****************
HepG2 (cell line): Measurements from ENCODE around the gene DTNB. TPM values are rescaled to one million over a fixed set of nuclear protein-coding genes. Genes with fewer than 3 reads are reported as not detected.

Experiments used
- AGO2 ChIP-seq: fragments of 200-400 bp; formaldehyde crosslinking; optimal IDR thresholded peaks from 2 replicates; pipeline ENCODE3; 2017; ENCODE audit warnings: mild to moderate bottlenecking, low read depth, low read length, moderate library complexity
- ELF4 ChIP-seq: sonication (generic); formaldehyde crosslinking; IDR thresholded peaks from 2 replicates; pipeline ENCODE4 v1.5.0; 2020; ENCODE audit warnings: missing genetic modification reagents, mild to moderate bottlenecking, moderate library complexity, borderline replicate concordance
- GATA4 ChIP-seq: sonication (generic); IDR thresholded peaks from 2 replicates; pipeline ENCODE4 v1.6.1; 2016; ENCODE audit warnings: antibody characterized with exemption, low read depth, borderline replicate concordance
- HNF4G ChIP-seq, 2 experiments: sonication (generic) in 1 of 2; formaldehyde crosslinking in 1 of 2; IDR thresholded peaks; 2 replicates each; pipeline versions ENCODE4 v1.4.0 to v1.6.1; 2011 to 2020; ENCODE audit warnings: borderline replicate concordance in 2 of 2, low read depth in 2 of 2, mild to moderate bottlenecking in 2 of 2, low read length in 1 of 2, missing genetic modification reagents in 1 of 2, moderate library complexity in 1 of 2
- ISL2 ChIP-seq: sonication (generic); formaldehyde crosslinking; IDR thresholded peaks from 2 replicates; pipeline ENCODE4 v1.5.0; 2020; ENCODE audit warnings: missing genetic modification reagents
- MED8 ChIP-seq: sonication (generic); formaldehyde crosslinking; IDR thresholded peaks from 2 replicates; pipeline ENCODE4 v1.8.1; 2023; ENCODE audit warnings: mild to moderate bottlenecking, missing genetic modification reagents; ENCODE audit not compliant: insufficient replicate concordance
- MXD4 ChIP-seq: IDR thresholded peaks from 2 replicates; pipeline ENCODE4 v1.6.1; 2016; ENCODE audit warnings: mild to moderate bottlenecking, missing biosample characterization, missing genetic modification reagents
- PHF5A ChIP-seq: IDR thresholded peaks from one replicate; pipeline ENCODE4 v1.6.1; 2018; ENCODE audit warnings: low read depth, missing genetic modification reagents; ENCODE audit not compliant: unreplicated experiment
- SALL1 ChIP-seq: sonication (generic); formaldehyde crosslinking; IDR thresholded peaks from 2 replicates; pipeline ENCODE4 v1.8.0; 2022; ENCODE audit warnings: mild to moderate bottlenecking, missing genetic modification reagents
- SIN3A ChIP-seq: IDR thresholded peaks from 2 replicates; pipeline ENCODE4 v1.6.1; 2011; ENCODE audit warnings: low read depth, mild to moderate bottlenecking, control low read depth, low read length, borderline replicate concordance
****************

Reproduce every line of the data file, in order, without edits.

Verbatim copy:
HepG2 (cell line): Measurements from ENCODE around the gene DTNB. TPM values are rescaled to one million over a fixed set of nuclear protein-coding genes. Genes with fewer than 3 reads are reported as not detected.

Experiments used
- AGO2 ChIP-seq: fragments of 200-400 bp; formaldehyde crosslinking; optimal IDR thresholded peaks from 2 replicates; pipeline ENCODE3; 2017; ENCODE audit warnings: mild to moderate bottlenecking, low read depth, low read length, moderate library complexity
- ELF4 ChIP-seq: sonication (generic); formaldehyde crosslinking; IDR thresholded peaks from 2 replicates; pipeline ENCODE4 v1.5.0; 2020; ENCODE audit warnings: missing genetic modification reagents, mild to moderate bottlenecking, moderate library complexity, borderline replicate concordance
- GATA4 ChIP-seq: sonication (generic); IDR thresholded peaks from 2 replicates; pipeline ENCODE4 v1.6.1; 2016; ENCODE audit warnings: antibody characterized with exemption, low read depth, borderline replicate concordance
- HNF4G ChIP-seq, 2 experiments: sonication (generic) in 1 of 2; formaldehyde crosslinking in 1 of 2; IDR thresholded peaks; 2 replicates each; pipeline versions ENCODE4 v1.4.0 to v1.6.1; 2011 to 2020; ENCODE audit warnings: borderline replicate concordance in 2 of 2, low read depth in 2 of 2, mild to moderate bottlenecking in 2 of 2, low read length in 1 of 2, missing genetic modification reagents in 1 of 2, moderate library complexity in 1 of 2
- ISL2 ChIP-seq: sonication (generic); formaldehyde crosslinking; IDR thresholded peaks from 2 replicates; pipeline ENCODE4 v1.5.0; 2020; ENCODE audit warnings: missing genetic modification reagents
- MED8 ChIP-seq: sonication (generic); formaldehyde crosslinking; IDR thresholded peaks from 2 replicates; pipeline ENCODE4 v1.8.1; 2023; ENCODE audit warnings: mild to moderate bottlenecking, missing genetic modification reagents; ENCODE audit not compliant: insufficient replicate concordance
- MXD4 ChIP-seq: IDR thresholded peaks from 2 replicates; pipeline ENCODE4 v1.6.1; 2016; ENCODE audit warnings: mild to moderate bottlenecking, missing biosample characterization, missing genetic modification reagents
- PHF5A ChIP-seq: IDR thresholded peaks from one replicate; pipeline ENCODE4 v1.6.1; 2018; ENCODE audit warnings: low read depth, missing genetic modification reagents; ENCODE audit not compliant: unreplicated experiment
- SALL1 ChIP-seq: sonication (generic); formaldehyde crosslinking; IDR thresholded peaks from 2 replicates; pipeline ENCODE4 v1.8.0; 2022; ENCODE audit warnings: mild to moderate bottlenecking, missing genetic modification reagents
- SIN3A ChIP-seq: IDR thresholded peaks from 2 replicates; pipeline ENCODE4 v1.6.1; 2011; ENCODE audit warnings: low read depth, mild to moderate bottlenecking, control low read depth, low read length, borderline replicate concordance